Professor Rose-Marie Belle Antoine wrote on the termination of Professor Bain contextualising the issue best: “At the core, it is about a program leader publicly undermining the very program and principles he was mandated to support. By his words and action, he voluntarily aligned himself with and gave endorsement to, a diametrically opposed, unacceptable message on an issue of grave import for the UWI.
The essence of the harm, therefore, more so than the content of the words that Professor Bain spoke, is the fact that an authoritative leader of the UWI, spoke with one voice with a litigant partywhose purpose and objectives are in direct conflict with the policies of CHART and the UWI. This litigant clearly advocates the retention of a discriminatory regime that excludes persons from enjoying rights of equality on the basis of their sexual orientation. Consequently, the testimony instantly became associated with the UWI in deeply negative and enduring ways, placing deep question marks on the UWI’s integrity and on its public commitment, not only to progressive notions of public health and HIV programming, but more fundamentally, to non-discrimination, equal opportunity, justice and human rights.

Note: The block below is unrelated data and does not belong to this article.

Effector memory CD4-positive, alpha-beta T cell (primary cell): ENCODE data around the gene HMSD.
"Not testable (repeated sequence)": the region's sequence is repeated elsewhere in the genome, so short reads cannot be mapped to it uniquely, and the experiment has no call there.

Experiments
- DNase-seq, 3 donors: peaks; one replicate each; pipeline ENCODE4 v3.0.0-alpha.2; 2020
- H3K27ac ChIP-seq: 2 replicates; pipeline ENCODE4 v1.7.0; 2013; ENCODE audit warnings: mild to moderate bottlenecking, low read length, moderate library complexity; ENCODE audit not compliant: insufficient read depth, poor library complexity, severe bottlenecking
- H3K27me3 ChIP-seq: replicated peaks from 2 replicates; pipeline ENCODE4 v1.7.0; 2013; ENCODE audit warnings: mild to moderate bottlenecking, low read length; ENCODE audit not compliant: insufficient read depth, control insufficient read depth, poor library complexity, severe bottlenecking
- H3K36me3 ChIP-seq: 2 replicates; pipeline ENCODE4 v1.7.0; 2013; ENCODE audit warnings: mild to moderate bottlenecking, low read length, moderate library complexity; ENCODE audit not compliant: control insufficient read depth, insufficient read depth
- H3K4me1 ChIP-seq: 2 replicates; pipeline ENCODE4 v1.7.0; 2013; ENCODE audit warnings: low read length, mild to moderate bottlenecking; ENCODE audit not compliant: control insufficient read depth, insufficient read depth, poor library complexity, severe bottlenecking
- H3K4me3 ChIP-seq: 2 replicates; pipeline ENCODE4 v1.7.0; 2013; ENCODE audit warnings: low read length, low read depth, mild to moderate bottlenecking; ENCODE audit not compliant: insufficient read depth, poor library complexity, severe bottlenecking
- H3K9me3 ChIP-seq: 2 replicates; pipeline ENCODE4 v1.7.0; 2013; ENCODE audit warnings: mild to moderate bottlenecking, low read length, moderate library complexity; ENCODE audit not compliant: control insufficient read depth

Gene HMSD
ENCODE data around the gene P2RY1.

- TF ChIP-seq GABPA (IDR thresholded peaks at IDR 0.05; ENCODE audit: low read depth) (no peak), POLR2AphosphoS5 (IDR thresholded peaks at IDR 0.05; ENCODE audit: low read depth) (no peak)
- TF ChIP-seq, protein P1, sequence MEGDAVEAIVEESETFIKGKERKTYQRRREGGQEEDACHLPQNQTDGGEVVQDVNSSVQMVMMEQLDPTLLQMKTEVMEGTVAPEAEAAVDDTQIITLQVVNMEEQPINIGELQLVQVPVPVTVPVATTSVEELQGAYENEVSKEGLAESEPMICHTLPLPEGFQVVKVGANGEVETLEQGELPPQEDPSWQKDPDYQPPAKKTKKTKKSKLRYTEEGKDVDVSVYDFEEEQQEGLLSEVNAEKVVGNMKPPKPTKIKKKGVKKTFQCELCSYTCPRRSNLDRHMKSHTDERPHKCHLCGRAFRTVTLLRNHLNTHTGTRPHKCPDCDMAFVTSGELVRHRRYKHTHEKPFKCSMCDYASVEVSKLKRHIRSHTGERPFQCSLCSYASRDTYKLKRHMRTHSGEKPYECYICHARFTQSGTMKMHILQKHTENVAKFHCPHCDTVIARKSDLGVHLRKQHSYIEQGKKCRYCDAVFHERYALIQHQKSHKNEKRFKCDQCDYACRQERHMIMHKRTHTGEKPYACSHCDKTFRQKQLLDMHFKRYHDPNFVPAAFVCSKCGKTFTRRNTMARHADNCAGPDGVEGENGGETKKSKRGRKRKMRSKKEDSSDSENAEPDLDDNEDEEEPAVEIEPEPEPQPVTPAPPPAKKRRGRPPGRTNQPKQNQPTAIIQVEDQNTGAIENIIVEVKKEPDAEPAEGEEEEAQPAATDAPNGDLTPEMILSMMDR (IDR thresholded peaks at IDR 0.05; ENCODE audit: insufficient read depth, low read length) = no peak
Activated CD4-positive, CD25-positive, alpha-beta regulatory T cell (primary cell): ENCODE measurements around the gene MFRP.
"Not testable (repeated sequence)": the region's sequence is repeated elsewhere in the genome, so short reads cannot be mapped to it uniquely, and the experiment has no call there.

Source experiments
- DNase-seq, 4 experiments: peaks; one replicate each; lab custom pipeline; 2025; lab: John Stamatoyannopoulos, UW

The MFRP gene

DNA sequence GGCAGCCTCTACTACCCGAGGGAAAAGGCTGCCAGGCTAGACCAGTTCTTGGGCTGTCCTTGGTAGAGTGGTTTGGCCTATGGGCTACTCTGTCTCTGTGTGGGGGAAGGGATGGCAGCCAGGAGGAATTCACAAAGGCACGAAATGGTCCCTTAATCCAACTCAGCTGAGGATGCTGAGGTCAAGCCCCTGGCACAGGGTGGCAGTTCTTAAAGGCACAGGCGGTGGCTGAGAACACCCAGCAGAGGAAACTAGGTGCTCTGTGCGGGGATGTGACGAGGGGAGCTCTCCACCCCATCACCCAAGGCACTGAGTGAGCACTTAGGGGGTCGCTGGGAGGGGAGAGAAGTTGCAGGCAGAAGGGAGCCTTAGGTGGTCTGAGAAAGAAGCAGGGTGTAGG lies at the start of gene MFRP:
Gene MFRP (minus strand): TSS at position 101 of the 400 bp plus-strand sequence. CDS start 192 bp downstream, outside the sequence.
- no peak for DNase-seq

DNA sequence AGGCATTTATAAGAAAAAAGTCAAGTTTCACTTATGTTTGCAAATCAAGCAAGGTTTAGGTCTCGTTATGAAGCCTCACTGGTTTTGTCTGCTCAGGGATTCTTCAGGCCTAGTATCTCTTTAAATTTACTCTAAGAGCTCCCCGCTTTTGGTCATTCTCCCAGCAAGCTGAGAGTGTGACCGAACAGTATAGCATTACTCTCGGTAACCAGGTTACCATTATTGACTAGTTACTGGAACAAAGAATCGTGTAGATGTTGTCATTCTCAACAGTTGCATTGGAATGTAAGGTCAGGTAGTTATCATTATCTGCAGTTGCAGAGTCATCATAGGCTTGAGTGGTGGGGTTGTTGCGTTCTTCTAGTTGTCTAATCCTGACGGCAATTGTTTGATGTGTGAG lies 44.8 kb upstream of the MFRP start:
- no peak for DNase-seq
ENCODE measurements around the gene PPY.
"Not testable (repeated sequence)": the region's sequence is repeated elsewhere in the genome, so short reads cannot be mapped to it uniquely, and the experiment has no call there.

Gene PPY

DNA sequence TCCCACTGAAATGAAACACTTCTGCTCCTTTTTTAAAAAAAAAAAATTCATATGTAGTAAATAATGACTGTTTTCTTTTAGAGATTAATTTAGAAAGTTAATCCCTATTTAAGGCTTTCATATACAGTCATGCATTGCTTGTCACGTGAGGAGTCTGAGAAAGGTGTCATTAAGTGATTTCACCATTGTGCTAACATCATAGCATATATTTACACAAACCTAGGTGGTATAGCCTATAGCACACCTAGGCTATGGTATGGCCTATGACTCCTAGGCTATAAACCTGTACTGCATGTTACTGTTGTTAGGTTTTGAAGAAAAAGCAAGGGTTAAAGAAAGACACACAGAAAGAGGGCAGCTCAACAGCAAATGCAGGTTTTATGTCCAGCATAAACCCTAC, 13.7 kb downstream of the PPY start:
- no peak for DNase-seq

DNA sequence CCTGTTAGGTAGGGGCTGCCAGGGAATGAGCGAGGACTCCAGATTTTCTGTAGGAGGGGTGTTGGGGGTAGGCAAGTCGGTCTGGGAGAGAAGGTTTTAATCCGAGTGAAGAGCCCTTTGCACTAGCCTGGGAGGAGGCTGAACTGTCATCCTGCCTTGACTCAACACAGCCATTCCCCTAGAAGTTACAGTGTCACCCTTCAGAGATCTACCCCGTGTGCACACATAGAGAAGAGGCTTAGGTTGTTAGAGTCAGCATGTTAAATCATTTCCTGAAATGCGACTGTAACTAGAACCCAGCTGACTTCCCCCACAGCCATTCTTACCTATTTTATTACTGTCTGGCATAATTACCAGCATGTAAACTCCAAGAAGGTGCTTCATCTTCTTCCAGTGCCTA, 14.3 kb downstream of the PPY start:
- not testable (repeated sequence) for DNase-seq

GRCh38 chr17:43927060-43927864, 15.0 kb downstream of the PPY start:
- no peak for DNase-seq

It is a fact that the elimination of discrimination on the ground of sexual orientation is a key ingredient of the UWI’s HIV programming which Professor Bain had the honour to lead for many years and about which he testified. Anti-discrimination training is a vital part of CHART’s own program, as conceded in the expert testimony. Significantly, too, the mandate of PEPFAR and the Global Fund for Aids, which funds CHART, is “to develop programs aimed at reducing HIV related stigma.”The mission of UWI’s HIV programming, HARP, as well as CHART, from the very beginning, has co-existed with a human rights agenda, a central plank of which is the need to abolish discriminatory laws on sexual orientation. This is incontestable and no one associated with itcan ever claim to have been unaware of this. I can speak authoritatively to this as one who has been intimately involved with the work of the program from its inception. Further, as an HIV & Law consultant who has been actively engaged for over 20 years in policy development across the region, for governments, international organisations and NGO’s, including on important issues of human rights and justice, I understand why this must be so.